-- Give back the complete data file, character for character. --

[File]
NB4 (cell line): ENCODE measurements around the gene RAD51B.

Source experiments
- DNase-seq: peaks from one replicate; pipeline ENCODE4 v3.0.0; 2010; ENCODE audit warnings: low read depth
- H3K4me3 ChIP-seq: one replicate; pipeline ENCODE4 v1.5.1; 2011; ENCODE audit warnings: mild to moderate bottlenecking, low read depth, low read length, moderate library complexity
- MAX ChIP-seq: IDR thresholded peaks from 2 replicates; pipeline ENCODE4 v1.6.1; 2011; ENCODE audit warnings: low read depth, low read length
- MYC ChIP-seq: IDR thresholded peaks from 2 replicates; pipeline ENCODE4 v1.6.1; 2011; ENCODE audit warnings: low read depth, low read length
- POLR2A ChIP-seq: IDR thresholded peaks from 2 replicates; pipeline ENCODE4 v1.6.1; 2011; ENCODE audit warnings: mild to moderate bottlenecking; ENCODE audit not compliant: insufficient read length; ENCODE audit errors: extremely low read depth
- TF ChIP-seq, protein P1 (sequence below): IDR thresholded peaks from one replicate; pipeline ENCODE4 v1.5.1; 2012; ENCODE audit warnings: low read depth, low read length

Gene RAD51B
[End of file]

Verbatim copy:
NB4 (cell line): ENCODE measurements around the gene RAD51B.

Source experiments
- DNase-seq: peaks from one replicate; pipeline ENCODE4 v3.0.0; 2010; ENCODE audit warnings: low read depth
- H3K4me3 ChIP-seq: one replicate; pipeline ENCODE4 v1.5.1; 2011; ENCODE audit warnings: mild to moderate bottlenecking, low read depth, low read length, moderate library complexity
- MAX ChIP-seq: IDR thresholded peaks from 2 replicates; pipeline ENCODE4 v1.6.1; 2011; ENCODE audit warnings: low read depth, low read length
- MYC ChIP-seq: IDR thresholded peaks from 2 replicates; pipeline ENCODE4 v1.6.1; 2011; ENCODE audit warnings: low read depth, low read length
- POLR2A ChIP-seq: IDR thresholded peaks from 2 replicates; pipeline ENCODE4 v1.6.1; 2011; ENCODE audit warnings: mild to moderate bottlenecking; ENCODE audit not compliant: insufficient read length; ENCODE audit errors: extremely low read depth
- TF ChIP-seq, protein P1 (sequence below): IDR thresholded peaks from one replicate; pipeline ENCODE4 v1.5.1; 2012; ENCODE audit warnings: low read depth, low read length

Gene RAD51B